In addition to these experiential difficulties, advocates for transgender ideology have to contend with the obvious truth that much of the current transgender moment is the result of social contagion acting on vulnerable adolescents. Recent explosions in gender-dysphoria and LGBT identification, especially among young women, are socially driven—aided and abetted by organizations such as Planned Parenthood, which has added gender transition to its abortion business. Theories about innate, immutable gender identity do not explain why entire cliques of teenage girls are suddenly declaring themselves to be transgender.
But there are some people who do experience deep and persistent distress over their sex, and wish for another, alternatively sexed, body. Those who experience such suffering need a sensitive and compassionate response, which Anderson’s book provides. To speak and write on these subjects with truth and kindness requires good judgment as well as good character. We must strive to be respectful while insisting that the culture should not celebrate transgender ideology and that the law should not enforce its dictates.
Understanding how we should respond to those suffering from gender dysphoria necessitates reflection on the apparent paradoxes of our existence. To be human is to be embodied, but our bodies may betray us. Thus, our bodies and bodily systems, including our reproductive systems, may be disordered, disrupted or damaged in ways that inhibit normal development and function. But these conditions do not produce alternatives to human sexual dimorphism, they merely deform.
The allure of transgenderism is in its promise, through transition, of release from the givenness of the body. Through scientific intervention and social engineering, the too solid flesh of a psychologically distressing body is reshaped via drugs and plastic surgery. The remaking of one’s body into a facsimile of the opposite sex holds out the prospect of becoming a new person. This may tempt some, but it is, as Anderson skillfully showed, an illusory hope based on an incoherent ideology.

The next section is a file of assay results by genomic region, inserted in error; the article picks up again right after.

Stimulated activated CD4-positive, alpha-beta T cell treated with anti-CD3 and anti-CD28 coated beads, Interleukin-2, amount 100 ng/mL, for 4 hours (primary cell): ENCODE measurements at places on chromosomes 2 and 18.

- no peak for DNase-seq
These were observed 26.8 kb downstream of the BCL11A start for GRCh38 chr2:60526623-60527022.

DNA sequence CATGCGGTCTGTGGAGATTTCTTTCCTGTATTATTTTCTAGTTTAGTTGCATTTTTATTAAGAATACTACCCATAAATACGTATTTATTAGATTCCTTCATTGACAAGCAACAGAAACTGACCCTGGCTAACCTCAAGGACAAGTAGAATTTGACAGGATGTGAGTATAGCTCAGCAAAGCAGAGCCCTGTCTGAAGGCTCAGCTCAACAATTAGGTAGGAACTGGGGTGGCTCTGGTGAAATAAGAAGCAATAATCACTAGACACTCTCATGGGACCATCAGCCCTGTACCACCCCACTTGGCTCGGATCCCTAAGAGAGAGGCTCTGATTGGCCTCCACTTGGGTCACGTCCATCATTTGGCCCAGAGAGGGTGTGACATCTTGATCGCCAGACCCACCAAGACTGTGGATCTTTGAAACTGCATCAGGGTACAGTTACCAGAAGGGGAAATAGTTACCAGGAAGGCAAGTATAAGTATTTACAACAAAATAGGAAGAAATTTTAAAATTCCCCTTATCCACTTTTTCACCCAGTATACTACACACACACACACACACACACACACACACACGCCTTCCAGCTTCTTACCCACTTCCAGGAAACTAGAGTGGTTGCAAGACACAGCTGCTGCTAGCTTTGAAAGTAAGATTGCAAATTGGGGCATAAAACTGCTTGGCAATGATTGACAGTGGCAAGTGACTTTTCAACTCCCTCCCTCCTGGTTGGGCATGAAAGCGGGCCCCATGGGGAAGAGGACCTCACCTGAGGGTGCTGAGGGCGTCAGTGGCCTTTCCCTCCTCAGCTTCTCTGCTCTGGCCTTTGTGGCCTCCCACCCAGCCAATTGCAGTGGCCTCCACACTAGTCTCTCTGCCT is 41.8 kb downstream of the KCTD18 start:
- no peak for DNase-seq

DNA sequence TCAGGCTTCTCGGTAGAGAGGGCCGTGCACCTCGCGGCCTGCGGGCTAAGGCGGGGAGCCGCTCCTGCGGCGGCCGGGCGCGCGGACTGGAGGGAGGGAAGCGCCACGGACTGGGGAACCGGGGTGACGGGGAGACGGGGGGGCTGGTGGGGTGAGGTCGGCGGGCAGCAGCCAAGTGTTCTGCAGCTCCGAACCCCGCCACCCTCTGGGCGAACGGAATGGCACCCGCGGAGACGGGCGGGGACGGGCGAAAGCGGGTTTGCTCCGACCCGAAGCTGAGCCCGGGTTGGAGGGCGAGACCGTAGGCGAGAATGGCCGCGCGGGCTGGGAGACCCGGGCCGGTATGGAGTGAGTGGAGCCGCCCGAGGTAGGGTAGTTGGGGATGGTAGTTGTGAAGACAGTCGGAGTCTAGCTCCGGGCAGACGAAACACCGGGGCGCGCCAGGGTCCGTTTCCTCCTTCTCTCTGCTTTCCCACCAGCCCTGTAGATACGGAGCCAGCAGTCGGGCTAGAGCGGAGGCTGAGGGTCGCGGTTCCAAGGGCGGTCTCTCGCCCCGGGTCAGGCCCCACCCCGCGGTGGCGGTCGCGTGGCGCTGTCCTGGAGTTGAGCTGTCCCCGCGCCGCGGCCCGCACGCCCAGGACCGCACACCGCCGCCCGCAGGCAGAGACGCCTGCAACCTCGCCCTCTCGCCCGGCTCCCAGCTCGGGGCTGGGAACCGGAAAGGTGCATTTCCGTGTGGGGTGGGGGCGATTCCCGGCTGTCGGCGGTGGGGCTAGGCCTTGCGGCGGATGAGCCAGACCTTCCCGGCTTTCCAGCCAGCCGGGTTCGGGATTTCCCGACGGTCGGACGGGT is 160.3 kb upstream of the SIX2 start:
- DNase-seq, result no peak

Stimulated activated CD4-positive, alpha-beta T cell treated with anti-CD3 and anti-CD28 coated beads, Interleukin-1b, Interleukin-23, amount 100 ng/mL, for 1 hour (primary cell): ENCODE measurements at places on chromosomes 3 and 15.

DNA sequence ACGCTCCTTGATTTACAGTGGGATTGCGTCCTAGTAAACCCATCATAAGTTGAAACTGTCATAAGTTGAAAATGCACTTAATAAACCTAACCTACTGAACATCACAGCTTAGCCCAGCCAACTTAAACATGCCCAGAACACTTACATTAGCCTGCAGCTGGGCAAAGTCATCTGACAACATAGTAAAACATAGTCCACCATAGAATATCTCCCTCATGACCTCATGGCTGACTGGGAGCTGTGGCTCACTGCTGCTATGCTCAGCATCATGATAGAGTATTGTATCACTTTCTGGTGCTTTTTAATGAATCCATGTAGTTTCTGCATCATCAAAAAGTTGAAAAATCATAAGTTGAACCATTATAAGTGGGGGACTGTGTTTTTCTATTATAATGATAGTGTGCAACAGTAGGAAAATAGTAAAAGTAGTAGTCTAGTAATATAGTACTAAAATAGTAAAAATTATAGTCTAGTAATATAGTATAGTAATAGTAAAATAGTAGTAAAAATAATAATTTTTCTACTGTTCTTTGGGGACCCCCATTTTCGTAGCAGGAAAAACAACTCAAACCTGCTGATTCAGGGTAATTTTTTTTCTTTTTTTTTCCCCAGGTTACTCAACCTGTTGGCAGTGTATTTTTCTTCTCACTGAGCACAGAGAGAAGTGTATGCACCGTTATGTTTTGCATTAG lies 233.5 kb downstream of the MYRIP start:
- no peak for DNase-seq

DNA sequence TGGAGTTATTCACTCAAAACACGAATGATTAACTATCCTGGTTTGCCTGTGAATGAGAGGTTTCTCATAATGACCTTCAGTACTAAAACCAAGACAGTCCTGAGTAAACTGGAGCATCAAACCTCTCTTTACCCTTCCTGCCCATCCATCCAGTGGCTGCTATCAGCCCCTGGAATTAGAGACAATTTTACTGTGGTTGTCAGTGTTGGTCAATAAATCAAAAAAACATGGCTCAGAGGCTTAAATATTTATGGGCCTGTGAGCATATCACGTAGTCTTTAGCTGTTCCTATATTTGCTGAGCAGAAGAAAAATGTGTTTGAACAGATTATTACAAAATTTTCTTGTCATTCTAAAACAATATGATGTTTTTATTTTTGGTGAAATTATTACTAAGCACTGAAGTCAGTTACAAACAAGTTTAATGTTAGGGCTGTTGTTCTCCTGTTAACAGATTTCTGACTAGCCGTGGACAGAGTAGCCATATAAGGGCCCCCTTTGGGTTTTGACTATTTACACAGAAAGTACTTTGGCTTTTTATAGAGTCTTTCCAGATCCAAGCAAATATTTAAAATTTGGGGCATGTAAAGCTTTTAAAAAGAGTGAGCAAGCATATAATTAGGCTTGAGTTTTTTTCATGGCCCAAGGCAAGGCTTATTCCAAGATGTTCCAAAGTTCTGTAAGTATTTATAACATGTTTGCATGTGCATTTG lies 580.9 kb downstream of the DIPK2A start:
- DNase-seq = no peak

But that does not mean that there is no hope. In asserting the truth that we are made male and female, Christians must also declare the Gospel’s promises of liberation from the suffering, disorders and decay of our bodies. Christians, of all people, should understand what it is like to struggle with the flesh, and to hope for its regeneration into new life. In these Lenten weeks we are especially called to mediate on our sin and Christ’s sacrifice, thereby preparing ourselves for the celebration of Easter and Christ’s triumph over death and sin.
At the heart of these contemplations are the mysteries of the Incarnation and Resurrection. The first contains the scandalous declaration that the divine Word (logos) became flesh (sarx). The second assures us that Christ’s resurrection prefigures our own. Transformative renewal is available for everyone in Christianity. Our bodies, as well as our souls, are redeemed and raised again in glory through Christ’s atonement. The proclamation of this truth shall prevail even against the gates of Hell. It shall certainly not be vanquished by the machinations of an overgrown online bookstore.
Nathanael Blake is a Postdoctoral Fellow at the Ethics and Public Policy Center. He lives in Missouri.